Saturday, November 22, 2003

Back in Phnom Penh after my excursion to Siem Reap, which was awe-inspiring, if you like crumbling temples. I shouldn’t be such a philistine…it’s a genuine Wonder of the World and all…it’s just that after 2 days of traipsing through the jungle looking at temple after temple, it all becomes a bit of a blur.

While I know they’re only trying to make a living, the crush of women and children hollering “Mistaaaaa – you wan’ buy col’ drink…you wan’ posscard….wou wan’ buy feeelm” at every temple stop became gratingly tiresome. The certain knowledge that I was going to be accosted by the Cold Drink Banshees every time I hopped off the motorbike made me want to carry on going without stopping.

I’ve been left with a mass of sensations – and one very sore stump.

The signs of mass tourism reaching Cambodia are everywhere in Siem Reap….plush new hotels sprouting up everywhere, new tacky souvenir warehouses on every corner, and half the population of Tokyo crawling all over the temples.

The best part of the whole trip was zooming on the back of a moto on the 30km journey out to the temple of Banteay Srei early this morning, passing water buffalo scratching themselves against bamboo trees, kids in pressed white shirts running around their school playground, and families heading out to the rice fields.

While begging from foreign tourists is a fact of life for far too many Cambodians, I have my artificial leg to thank for keeping at least some of the unwashed masses at bay. One look at my milky white skin and the amputee beggars – or chon pika in Khmer – make a crutch-powered bee-line for me, cap in hand. I smile as I roll up my right trouser leg to show off my own war wound. Before I know it I’m usually surrounded by an orchestra of amputees from all corners of the market, cooing and laughing at my prosthesis.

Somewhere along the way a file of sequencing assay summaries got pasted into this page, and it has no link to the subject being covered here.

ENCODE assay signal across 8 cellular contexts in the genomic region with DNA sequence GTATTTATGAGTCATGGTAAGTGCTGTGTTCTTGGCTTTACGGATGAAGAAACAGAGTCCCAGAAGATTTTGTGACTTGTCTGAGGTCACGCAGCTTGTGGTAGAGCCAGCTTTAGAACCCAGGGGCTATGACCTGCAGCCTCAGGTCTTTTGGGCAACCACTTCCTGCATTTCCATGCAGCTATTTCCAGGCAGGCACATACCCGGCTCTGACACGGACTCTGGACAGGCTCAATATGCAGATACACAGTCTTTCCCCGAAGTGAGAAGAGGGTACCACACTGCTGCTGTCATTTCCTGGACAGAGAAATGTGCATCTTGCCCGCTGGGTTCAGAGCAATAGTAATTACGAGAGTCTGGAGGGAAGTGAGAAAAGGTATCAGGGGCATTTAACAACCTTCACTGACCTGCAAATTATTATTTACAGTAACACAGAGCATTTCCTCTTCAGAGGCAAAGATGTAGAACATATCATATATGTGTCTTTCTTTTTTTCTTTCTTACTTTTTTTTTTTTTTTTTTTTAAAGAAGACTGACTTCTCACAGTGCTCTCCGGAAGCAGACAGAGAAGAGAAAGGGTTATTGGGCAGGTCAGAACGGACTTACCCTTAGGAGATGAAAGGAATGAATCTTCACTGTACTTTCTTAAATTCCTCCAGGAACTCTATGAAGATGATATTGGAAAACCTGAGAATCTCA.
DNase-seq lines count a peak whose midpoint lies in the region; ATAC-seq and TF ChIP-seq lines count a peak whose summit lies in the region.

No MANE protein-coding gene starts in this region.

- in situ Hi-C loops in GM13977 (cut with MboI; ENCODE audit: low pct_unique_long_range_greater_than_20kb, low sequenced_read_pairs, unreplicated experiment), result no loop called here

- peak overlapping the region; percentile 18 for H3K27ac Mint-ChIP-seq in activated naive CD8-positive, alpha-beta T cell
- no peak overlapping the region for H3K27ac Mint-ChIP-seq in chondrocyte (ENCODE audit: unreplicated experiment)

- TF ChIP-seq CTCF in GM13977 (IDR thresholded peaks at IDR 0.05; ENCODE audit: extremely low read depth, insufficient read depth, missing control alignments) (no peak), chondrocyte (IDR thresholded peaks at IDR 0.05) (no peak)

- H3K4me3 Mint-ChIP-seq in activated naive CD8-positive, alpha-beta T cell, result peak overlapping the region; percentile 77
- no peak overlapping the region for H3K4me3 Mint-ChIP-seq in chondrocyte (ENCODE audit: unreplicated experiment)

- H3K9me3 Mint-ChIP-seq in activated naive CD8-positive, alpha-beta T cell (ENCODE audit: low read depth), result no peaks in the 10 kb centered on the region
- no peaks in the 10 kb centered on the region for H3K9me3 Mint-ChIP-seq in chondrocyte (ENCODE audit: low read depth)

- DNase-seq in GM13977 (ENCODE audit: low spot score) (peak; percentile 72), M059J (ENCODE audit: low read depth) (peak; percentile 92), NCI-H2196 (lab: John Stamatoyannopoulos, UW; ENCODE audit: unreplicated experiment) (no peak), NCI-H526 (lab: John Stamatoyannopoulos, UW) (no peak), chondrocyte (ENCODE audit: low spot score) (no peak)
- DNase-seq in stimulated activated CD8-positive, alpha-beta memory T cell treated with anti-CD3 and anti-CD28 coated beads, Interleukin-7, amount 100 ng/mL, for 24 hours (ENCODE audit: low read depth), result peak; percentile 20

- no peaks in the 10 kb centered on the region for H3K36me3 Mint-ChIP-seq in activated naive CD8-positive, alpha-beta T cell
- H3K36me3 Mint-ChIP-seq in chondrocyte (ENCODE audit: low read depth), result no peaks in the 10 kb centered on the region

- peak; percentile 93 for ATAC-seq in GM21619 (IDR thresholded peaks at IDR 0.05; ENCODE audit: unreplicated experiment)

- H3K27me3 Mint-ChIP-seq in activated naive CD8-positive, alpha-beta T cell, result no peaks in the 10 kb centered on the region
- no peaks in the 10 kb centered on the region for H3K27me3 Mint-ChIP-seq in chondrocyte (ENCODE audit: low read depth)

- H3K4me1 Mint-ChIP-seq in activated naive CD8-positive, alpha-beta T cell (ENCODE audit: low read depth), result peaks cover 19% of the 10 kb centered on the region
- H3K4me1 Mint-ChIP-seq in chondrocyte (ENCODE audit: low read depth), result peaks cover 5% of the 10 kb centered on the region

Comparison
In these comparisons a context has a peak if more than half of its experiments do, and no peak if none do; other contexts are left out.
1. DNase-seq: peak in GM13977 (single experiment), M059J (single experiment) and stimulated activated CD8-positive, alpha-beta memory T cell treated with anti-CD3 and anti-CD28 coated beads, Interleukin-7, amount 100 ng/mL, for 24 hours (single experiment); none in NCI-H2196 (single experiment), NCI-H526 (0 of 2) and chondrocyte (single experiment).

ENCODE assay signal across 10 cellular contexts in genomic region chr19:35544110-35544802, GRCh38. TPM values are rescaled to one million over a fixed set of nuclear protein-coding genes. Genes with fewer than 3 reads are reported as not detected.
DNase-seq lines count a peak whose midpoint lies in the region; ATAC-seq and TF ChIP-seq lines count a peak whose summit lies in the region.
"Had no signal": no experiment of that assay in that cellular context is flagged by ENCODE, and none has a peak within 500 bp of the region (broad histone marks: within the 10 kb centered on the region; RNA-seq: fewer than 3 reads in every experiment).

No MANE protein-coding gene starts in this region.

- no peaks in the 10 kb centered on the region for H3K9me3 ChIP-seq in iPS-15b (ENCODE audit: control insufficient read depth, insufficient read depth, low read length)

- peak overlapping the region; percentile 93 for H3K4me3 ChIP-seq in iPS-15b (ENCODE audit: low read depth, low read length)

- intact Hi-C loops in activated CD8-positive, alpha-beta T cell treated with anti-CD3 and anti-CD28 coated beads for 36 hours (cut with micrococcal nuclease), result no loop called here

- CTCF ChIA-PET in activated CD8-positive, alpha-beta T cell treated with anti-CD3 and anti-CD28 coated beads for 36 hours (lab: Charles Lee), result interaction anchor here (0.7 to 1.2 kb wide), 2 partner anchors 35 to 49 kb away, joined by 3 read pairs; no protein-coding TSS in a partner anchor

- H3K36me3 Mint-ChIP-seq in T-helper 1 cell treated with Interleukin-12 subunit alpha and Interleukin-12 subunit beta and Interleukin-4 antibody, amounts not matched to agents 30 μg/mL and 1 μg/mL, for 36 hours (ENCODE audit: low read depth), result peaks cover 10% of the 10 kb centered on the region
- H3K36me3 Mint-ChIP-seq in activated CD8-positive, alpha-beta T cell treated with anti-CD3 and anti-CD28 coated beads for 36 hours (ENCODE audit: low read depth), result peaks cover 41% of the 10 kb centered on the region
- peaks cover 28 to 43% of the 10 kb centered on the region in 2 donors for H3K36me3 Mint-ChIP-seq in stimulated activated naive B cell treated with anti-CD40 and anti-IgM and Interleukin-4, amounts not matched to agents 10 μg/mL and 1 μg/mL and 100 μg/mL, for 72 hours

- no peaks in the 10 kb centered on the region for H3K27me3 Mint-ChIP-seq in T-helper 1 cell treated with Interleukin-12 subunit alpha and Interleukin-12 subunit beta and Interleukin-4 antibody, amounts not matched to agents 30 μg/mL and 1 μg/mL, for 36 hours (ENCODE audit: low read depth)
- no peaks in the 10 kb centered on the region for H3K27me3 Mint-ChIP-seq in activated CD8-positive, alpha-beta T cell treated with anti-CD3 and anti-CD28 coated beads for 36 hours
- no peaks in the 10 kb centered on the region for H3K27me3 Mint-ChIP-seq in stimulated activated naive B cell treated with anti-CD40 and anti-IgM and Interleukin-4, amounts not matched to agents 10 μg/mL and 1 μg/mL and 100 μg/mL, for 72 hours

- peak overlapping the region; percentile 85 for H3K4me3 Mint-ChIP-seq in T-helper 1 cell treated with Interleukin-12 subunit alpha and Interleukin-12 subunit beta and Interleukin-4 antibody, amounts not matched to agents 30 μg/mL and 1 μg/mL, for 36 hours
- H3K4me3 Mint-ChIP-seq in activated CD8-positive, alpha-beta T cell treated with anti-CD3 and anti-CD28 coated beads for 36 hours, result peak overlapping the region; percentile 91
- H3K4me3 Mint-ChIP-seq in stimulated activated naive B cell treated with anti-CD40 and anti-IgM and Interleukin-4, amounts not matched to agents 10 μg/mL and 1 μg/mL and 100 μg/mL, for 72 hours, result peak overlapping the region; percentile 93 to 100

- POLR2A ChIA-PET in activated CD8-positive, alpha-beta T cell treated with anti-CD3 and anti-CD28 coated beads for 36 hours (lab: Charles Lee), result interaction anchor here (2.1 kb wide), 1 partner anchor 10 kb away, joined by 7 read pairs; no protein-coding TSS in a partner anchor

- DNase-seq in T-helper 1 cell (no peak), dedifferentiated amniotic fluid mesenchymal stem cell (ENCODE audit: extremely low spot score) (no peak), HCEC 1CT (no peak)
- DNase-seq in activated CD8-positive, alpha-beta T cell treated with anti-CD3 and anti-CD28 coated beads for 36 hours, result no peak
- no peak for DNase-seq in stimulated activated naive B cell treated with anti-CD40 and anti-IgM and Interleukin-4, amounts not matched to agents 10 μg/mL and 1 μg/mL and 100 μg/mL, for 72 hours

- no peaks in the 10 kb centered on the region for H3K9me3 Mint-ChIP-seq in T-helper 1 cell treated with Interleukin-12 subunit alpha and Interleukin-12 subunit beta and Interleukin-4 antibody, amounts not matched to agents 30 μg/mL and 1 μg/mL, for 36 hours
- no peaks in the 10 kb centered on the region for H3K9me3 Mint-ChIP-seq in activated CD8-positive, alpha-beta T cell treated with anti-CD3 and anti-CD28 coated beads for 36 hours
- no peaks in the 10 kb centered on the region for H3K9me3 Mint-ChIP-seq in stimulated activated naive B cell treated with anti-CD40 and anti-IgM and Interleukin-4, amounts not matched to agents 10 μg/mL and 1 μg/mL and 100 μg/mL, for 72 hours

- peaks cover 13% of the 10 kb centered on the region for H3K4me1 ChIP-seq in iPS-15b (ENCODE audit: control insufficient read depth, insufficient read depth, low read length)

Ethically, I’m not sure what to do. Should I give them money because I know what they’ve been through and can sympathise with their plight – or should I refuse because I’ve lost a limb too but don’t have to resort to begging. It’s an impossible dilemma – our circumstances and places within society are so different that there’s no comparison.

And if I do give to the amputees then what about the street children, disabled kids, mothers in rags with babies in their arms that accost foreigners at every turn.

Begging from tourists isn’t going to improve the quality of life of the estimated 40,000 amputees in Cambodia. The problems run too deep to be solved by a few hundred riels in guilt-money.


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